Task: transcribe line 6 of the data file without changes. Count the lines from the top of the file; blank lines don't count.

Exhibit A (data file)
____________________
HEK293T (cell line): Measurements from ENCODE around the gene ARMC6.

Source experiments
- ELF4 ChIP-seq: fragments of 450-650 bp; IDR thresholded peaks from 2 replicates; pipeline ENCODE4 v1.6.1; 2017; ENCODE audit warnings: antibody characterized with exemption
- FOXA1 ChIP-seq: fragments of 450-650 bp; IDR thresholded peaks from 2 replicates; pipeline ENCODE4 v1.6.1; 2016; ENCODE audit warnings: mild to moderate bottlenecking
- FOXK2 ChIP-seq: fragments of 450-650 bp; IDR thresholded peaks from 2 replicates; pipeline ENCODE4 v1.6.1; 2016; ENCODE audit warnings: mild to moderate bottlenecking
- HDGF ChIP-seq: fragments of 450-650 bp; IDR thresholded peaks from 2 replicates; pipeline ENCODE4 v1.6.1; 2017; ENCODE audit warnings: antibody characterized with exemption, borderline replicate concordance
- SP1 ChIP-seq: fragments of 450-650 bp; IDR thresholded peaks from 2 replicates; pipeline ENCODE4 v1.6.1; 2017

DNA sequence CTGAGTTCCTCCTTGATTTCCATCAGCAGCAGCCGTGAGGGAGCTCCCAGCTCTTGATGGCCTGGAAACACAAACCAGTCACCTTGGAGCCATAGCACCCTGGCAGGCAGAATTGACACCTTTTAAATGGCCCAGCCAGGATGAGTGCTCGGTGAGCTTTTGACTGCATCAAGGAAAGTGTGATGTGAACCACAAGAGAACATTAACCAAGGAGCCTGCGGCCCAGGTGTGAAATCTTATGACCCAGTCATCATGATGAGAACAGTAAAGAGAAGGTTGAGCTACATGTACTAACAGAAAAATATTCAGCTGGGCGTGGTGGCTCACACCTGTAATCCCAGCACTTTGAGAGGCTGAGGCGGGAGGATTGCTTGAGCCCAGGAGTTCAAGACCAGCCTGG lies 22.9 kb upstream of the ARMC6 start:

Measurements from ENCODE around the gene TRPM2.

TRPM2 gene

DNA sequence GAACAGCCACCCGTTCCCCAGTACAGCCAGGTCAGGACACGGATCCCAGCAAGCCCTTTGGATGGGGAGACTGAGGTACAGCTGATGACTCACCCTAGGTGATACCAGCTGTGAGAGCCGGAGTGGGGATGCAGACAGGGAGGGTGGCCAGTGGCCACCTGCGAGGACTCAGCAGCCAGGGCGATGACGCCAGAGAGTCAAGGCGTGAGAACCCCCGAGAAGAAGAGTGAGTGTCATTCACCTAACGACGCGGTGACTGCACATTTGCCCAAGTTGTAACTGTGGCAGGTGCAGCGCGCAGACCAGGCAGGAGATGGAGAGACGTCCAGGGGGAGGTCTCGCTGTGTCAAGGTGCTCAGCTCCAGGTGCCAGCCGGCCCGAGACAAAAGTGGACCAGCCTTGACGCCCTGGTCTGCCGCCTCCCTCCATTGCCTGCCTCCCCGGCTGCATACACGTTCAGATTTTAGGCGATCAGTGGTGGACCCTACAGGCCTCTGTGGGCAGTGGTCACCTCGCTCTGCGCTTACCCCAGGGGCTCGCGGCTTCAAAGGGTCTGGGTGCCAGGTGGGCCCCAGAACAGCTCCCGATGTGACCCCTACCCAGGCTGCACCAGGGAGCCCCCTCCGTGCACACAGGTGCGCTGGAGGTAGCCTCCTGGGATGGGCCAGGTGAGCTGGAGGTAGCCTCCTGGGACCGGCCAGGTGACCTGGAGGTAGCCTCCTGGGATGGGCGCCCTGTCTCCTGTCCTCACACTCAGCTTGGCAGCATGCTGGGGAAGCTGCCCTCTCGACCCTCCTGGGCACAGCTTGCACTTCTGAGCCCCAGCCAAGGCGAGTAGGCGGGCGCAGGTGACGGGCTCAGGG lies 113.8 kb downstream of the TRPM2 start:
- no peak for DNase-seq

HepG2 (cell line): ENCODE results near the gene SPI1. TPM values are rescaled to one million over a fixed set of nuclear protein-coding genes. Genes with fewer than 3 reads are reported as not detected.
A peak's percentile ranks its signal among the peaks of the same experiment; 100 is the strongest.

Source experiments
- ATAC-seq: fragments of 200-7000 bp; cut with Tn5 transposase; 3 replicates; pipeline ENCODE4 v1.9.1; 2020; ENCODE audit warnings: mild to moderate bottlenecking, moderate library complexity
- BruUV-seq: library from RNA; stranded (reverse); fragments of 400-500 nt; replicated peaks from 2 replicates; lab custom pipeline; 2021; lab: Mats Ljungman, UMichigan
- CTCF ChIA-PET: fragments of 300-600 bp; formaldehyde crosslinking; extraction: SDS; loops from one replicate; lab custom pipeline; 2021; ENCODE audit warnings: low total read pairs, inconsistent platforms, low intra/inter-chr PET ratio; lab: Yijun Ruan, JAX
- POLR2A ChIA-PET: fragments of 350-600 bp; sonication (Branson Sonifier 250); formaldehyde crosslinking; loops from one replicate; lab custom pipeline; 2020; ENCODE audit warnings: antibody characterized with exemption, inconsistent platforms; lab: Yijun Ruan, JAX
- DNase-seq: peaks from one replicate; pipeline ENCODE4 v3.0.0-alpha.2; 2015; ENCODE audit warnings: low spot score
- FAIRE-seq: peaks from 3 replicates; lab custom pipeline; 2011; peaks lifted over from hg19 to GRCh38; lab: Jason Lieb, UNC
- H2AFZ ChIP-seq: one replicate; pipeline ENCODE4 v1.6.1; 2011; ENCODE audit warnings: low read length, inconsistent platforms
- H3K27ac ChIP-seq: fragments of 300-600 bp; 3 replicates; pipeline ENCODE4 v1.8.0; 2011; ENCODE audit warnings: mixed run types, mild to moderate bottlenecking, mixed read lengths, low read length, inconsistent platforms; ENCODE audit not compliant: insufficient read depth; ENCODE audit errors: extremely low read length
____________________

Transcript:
- HDGF ChIP-seq: fragments of 450-650 bp; IDR thresholded peaks from 2 replicates; pipeline ENCODE4 v1.6.1; 2017; ENCODE audit warnings: antibody characterized with exemption, borderline replicate concordance